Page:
Sumba Life Cycle Rites: an intriguing story

Sumba Life Cycle Rites: an intriguing story

We know….everyone knows Sumba is known for its quietness, spectacular surfing spots, traditional villages, hand-woven ikat, or its megalithic tombs. Is that all? Nope…Sumba is also very famous for its spears fly war Pasola and even for their ancestral belief MarapuWould that be enough to name Sumba as culture-rich tourism destination?

Some might agree if they never learned a fact that in Sumba, each stage of Sumbanese life is marked by a series of ceremonies and rituals just like its neighbor island – Bali. They also perform some life cycle rites as part of their belief. In Sumba, there is always something to celebrate somewhere. The traditions, ceremonies and rituals are permanently among them and will always be part of their (people of Sumba) life.

Besides marriage, there are several life cycle rites performed by the people of Sumba;

Pre-Birth ceremony (pregnancy)

The first ceremony of Sumbanese life takes place even before birth. A simple worship ritual which is performed for pregnant woman called Gollu Uma or Haba Ngillu. On this occasion two chickens are sacrificed to the Marapu spirits. One is for the safety of the mother and another one is for the baby so that she/he can be born perfectly healthy. This ritual is aimed to ask blessings for an easy birth.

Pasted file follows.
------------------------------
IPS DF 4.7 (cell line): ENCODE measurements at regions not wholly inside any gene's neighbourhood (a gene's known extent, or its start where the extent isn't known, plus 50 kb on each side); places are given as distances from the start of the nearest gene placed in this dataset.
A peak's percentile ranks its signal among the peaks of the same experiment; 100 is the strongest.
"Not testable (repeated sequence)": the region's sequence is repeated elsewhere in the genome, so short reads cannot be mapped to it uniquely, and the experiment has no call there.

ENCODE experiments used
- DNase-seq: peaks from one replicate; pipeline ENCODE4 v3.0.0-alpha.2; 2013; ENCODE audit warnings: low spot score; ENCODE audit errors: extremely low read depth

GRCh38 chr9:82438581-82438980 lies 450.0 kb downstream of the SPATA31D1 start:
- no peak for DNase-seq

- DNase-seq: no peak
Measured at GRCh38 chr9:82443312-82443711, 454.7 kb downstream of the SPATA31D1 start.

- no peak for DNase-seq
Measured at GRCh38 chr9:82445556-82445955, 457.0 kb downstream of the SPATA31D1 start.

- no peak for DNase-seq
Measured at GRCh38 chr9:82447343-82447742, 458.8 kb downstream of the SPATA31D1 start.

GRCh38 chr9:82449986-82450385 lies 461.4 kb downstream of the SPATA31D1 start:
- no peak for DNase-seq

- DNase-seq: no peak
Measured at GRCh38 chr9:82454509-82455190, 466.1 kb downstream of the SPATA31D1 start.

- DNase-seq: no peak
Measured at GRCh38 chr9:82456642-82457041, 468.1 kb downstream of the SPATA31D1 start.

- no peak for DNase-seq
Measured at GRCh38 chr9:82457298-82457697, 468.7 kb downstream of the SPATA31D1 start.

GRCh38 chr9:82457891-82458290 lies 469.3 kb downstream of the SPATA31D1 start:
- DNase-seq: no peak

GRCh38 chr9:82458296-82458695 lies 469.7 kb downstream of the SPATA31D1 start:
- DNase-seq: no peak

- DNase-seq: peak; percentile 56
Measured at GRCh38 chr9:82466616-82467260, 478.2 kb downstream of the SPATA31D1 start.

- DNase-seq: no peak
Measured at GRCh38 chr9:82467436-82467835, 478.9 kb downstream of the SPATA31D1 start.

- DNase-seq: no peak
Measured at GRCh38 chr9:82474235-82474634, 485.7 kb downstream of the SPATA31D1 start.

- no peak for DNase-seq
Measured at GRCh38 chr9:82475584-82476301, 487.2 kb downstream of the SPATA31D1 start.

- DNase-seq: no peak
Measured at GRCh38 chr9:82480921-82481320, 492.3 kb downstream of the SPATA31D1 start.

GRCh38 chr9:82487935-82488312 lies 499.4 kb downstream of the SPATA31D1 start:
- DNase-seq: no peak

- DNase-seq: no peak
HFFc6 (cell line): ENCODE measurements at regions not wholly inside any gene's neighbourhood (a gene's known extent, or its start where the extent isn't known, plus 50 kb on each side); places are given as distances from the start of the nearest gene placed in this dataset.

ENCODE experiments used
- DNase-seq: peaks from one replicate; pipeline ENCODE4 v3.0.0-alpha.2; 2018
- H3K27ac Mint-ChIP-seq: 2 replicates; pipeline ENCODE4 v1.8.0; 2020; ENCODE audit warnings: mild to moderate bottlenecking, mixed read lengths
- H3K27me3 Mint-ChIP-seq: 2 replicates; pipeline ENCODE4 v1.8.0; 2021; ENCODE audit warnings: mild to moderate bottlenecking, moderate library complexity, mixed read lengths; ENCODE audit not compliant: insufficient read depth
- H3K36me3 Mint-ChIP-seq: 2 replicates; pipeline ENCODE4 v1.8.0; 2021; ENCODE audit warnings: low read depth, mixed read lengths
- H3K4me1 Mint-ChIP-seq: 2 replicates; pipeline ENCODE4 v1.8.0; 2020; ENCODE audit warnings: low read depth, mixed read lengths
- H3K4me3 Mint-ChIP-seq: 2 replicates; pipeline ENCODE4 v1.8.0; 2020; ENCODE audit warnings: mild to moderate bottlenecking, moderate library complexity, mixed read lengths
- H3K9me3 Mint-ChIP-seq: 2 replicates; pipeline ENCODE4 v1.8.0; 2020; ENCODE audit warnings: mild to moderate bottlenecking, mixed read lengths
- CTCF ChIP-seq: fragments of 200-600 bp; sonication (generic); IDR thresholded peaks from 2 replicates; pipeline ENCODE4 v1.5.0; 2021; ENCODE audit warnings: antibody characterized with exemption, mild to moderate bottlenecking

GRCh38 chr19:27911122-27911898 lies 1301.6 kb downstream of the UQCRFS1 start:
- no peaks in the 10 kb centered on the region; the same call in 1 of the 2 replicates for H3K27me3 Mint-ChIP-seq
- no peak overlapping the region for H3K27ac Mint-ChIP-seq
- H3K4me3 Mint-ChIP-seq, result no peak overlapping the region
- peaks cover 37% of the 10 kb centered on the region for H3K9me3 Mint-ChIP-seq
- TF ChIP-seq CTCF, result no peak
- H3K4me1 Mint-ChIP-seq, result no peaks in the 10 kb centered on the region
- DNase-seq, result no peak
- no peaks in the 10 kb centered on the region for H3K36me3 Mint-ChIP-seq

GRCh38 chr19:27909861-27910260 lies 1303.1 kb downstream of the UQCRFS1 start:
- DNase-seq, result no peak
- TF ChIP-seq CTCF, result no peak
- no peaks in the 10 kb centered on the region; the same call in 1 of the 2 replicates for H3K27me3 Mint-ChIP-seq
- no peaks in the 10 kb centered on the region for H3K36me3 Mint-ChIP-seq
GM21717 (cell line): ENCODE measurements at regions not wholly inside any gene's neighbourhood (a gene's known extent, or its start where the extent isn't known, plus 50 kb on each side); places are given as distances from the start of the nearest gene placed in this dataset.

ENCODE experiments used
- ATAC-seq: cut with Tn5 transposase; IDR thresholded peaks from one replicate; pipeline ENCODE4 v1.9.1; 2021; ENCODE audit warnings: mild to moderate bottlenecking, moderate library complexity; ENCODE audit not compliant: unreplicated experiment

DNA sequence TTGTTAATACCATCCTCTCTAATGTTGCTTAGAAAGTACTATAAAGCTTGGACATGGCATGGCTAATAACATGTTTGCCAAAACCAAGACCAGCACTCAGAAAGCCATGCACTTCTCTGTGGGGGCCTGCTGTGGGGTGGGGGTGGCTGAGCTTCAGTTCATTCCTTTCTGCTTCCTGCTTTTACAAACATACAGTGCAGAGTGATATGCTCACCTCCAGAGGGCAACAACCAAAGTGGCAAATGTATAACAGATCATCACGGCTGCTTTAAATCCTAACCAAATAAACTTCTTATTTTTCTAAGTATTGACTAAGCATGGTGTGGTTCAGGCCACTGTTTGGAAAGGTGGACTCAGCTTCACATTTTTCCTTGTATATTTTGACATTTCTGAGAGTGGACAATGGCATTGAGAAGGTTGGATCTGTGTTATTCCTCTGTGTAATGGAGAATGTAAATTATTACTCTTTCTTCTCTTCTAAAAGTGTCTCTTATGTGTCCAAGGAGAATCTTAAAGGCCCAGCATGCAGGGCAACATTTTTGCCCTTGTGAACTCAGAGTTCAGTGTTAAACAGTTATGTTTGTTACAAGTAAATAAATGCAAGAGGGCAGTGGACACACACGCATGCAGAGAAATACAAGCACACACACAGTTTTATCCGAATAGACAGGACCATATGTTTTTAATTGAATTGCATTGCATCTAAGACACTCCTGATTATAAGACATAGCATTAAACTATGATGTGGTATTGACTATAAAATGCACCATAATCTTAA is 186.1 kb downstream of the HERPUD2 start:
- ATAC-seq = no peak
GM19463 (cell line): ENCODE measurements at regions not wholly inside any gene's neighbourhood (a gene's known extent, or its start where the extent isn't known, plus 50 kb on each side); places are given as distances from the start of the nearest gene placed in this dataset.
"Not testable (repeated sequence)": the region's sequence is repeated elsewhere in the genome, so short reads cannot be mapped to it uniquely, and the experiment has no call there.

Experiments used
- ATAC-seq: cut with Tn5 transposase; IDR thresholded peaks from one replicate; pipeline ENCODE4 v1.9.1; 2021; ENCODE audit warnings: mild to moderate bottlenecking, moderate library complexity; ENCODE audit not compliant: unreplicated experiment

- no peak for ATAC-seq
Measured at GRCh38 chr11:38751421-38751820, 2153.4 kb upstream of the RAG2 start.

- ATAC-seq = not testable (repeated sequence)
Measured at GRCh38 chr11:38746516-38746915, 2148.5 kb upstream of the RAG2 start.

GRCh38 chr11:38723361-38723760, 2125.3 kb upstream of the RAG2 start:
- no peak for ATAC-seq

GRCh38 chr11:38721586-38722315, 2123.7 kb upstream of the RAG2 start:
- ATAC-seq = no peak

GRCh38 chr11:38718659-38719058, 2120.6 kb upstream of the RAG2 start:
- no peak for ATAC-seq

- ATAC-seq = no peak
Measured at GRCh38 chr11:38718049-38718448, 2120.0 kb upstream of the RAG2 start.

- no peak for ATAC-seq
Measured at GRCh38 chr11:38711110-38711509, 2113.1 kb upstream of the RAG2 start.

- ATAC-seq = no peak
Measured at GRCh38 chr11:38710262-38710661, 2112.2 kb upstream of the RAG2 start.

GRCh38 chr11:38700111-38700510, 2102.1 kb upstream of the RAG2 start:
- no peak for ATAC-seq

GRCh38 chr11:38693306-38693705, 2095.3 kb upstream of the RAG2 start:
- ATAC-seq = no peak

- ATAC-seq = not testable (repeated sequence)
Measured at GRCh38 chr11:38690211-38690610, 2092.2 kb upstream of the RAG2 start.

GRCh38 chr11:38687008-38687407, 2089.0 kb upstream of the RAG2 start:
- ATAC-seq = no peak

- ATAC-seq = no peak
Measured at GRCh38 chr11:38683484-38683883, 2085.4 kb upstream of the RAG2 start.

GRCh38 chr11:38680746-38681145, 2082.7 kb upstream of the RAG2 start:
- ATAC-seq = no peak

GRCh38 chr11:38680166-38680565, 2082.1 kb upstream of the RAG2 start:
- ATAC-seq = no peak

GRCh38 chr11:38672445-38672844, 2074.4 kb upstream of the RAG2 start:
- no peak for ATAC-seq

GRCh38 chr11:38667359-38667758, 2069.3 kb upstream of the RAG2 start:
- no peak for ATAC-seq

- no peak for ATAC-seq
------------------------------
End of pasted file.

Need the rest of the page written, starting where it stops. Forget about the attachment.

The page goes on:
Birth ceremony

Birth ritual for Sumbanese new-born baby is called Eta Tana Mewa. In this ceremony prayers are dedicated to Marapu so that the process of cutting placenta and umbilical cord can run smoothly. The placenta is usually put into a small basket and then stored in a timber hole. The new-born baby is bathed in a traditional herb to cleanse his/her skin.

Baby’s Naming ceremony

The formal naming ceremony for Sumbanese newborn is called Pangara ana. The names are usually taken from the names of their ancestors who have died. Those names are mentioned one by one while looking at the baby’s reaction. If the baby is giving a certain reaction when a named is called then that name is chosen for him. Naming ritual is always accompanied by worship and slaughtering two chickens. The sacrificed chickens are intended to avoid catastrophe.

In some places this ritual is often followed by a coconuts cleavage ceremony performed by Rato Adat (shaman). In this case, the people believe if coconuts split into many parts meaning the mother will give birth to many children and the other way around she will only has one child if the coconut doesn’t split into parts.

First Hair Cut ceremony

The ritual which is called Kawutti usually performed in conjunction with the naming ceremony. The mom’s brother (called Loka) should be invited to this ritual and he should not come empty-handed. He has to come up carrying pigs, woven cloth and razor as gift to the newborn. On the other hand, the baby’s father must also pay him back by giving a horse. The pigs are usually butchered as offering to the Marapu and then distributed to those who helped the baby’s mother during pregnancy and childbirth process.

In old days there was also a haircut ritual performed to all kids in the beginning of their puberty in which the hair was shaved half of their head, marking them as teenagers.